In this video, we'll take a look at the tools that Excel provides for charting.
The number of tools Excel that provides for working with charts can be a little overwhelming. But the tools get easier with practice.
Let's take a quick tour to get you acquainted.
First, the ribbon.
To create a chart, you can click Recommended Charts on the Insert tab of the ribbon. Excel will show you recommended charts based on the data you've selected.
Alternately, if you know the chart type you want, you can use one of the small chart icons to the right.
Once you've created a chart, you'll see two new tabs appear in the ribbon whenever the chart is selected: Design and Format. These appear under the Chart Tools heading.
When the chart is deselected, these tabs disappear.
In a nutshell, the Design tab has tools for adding chart elements, changing layouts, colors, chart styles, working with chart data, changing the chart type, and moving the chart.
The Format tab has tools for selecting and formatting chart elements, inserting shapes and text boxes, working with shape styles, applying wordart styles, and controls for changing layering, alignment, and chart size.
We'll cover these features in more detail in upcoming videos.
Excel also attaches a menu of tools directly to the chart itself.
When you select a chart in Excel, you'll see three helper icons to the right.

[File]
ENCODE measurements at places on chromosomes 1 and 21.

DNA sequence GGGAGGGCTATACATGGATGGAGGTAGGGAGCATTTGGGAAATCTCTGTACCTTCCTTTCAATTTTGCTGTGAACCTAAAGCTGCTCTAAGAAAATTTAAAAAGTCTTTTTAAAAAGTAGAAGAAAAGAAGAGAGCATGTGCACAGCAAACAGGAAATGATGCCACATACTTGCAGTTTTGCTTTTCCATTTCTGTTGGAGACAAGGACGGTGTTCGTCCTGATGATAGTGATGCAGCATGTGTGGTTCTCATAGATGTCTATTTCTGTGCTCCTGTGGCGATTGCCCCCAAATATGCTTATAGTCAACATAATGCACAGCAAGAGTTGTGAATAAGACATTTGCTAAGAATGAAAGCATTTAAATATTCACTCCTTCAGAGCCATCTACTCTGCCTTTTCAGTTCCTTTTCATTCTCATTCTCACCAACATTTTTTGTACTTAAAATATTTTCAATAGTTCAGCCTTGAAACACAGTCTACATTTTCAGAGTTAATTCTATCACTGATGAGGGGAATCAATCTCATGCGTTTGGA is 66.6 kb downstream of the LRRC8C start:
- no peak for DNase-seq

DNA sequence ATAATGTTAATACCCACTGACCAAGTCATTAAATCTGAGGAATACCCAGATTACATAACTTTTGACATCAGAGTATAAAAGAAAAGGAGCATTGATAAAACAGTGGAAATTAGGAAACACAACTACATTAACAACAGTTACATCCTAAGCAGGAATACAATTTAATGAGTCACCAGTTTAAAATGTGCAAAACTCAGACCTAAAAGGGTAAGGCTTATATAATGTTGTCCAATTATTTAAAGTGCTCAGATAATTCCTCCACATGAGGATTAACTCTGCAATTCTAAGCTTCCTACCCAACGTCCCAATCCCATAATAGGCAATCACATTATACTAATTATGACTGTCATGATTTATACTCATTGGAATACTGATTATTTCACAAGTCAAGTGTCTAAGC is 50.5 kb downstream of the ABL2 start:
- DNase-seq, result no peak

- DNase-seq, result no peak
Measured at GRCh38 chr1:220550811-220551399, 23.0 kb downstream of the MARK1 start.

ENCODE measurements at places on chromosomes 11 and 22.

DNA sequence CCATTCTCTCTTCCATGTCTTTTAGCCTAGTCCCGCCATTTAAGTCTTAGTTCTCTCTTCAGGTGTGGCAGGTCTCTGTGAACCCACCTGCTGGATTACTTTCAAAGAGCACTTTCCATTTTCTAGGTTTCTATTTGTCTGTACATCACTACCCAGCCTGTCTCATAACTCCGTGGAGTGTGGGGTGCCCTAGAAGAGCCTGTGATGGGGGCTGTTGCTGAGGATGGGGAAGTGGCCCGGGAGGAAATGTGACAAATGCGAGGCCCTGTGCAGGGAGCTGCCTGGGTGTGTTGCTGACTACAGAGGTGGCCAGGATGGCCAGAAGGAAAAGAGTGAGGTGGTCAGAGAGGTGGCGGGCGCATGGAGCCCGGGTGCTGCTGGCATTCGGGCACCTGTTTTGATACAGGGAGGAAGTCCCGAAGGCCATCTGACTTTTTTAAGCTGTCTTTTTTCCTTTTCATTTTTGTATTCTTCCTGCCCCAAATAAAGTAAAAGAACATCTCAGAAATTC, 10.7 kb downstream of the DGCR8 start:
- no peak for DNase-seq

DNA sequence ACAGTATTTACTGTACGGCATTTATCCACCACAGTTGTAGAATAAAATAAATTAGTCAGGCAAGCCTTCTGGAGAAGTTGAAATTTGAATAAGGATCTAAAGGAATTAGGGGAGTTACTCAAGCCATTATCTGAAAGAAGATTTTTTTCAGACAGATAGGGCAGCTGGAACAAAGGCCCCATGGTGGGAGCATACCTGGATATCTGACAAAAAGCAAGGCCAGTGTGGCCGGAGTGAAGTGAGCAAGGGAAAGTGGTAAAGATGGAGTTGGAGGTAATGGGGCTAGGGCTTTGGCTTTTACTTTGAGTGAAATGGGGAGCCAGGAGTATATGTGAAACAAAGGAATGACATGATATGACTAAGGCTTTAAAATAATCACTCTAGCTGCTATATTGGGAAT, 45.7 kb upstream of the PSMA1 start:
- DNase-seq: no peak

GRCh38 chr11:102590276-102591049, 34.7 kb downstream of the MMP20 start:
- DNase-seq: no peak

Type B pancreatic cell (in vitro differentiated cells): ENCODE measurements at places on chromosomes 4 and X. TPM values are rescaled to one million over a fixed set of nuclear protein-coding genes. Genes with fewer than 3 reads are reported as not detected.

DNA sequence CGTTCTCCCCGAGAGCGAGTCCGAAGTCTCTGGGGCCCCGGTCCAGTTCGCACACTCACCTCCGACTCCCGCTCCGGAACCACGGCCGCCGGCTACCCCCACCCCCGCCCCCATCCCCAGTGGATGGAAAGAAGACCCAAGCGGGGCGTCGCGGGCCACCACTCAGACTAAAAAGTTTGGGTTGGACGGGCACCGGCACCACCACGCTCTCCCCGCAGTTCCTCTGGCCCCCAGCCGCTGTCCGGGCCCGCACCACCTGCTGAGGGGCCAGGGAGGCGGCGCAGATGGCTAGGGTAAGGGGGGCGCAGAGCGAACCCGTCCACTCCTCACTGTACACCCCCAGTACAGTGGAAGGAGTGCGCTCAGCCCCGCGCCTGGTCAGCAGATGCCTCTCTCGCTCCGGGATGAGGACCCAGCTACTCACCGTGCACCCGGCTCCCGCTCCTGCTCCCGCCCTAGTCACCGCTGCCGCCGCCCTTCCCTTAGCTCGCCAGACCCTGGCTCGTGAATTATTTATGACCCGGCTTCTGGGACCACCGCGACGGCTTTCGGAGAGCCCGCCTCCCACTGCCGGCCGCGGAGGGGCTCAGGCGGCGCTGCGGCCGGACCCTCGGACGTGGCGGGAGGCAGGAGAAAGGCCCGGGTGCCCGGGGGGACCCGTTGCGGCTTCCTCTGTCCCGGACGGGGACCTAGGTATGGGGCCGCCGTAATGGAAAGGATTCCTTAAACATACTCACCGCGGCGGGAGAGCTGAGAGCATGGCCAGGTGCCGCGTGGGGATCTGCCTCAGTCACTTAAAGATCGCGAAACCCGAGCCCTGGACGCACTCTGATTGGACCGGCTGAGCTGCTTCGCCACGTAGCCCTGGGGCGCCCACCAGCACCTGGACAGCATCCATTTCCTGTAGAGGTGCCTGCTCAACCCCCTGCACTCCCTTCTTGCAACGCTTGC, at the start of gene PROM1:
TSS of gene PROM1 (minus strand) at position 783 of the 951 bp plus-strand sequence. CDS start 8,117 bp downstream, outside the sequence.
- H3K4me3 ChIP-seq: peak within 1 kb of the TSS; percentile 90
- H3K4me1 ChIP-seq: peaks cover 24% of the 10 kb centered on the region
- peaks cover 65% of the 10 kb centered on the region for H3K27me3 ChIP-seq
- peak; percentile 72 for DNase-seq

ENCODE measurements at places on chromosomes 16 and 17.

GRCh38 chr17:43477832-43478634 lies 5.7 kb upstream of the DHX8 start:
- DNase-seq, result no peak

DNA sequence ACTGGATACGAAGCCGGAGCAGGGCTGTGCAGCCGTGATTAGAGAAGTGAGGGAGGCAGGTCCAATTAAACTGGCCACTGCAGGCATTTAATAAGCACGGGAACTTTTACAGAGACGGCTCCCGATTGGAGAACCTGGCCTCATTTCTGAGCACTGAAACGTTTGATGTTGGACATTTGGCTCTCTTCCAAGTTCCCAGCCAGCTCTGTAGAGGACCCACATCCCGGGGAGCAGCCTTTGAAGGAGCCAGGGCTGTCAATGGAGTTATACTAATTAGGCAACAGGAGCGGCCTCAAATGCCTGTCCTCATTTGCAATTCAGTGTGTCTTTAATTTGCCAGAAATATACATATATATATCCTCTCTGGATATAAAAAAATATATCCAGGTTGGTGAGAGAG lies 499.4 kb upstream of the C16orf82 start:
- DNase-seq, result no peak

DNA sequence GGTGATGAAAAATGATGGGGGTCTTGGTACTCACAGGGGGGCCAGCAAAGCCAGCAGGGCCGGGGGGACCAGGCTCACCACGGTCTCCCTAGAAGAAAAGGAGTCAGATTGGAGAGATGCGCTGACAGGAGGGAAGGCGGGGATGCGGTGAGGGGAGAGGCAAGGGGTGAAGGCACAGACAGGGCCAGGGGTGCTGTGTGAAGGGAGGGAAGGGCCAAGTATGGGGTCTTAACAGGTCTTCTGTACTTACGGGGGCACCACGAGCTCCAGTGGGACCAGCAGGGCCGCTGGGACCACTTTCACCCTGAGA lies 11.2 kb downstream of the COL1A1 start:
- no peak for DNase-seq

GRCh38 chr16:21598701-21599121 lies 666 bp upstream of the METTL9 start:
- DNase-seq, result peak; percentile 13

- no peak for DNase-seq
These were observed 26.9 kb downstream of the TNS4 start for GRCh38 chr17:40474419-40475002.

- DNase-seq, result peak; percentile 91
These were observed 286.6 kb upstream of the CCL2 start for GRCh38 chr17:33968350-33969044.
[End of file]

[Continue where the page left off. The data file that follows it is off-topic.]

The plus icon helps you quickly add and remove common chart elements.
The paint brush icon allows you to apply chart styles and colors.
The filter icon allows you to quickly exclude or include chart data.
Also, when you right click a chart, you'll see a context-sensitive menu appear with many useful options.
This menu changes to respond to the element selected, as you can see if I right click directly on different chart elements.
Above the context menu, you'll see a mini toolbar.
The mini toolbar has a small set of common formatting options, and a menu to navigate top level chart elements.
To format text with the mini toolbar you'll want to click once to select, then double click to get inside the text box.
Finally, in Excel 2013 and later, you'll find the Format Task Pane. The Format Task Pane provides a huge array of options for configuring chart elements.
This intimidating control panel appears when you double click a chart element, or select a chart element and use the keyboard shortcut control + 1.
We'll cover the Format Task Pane in more detail in upcoming videos.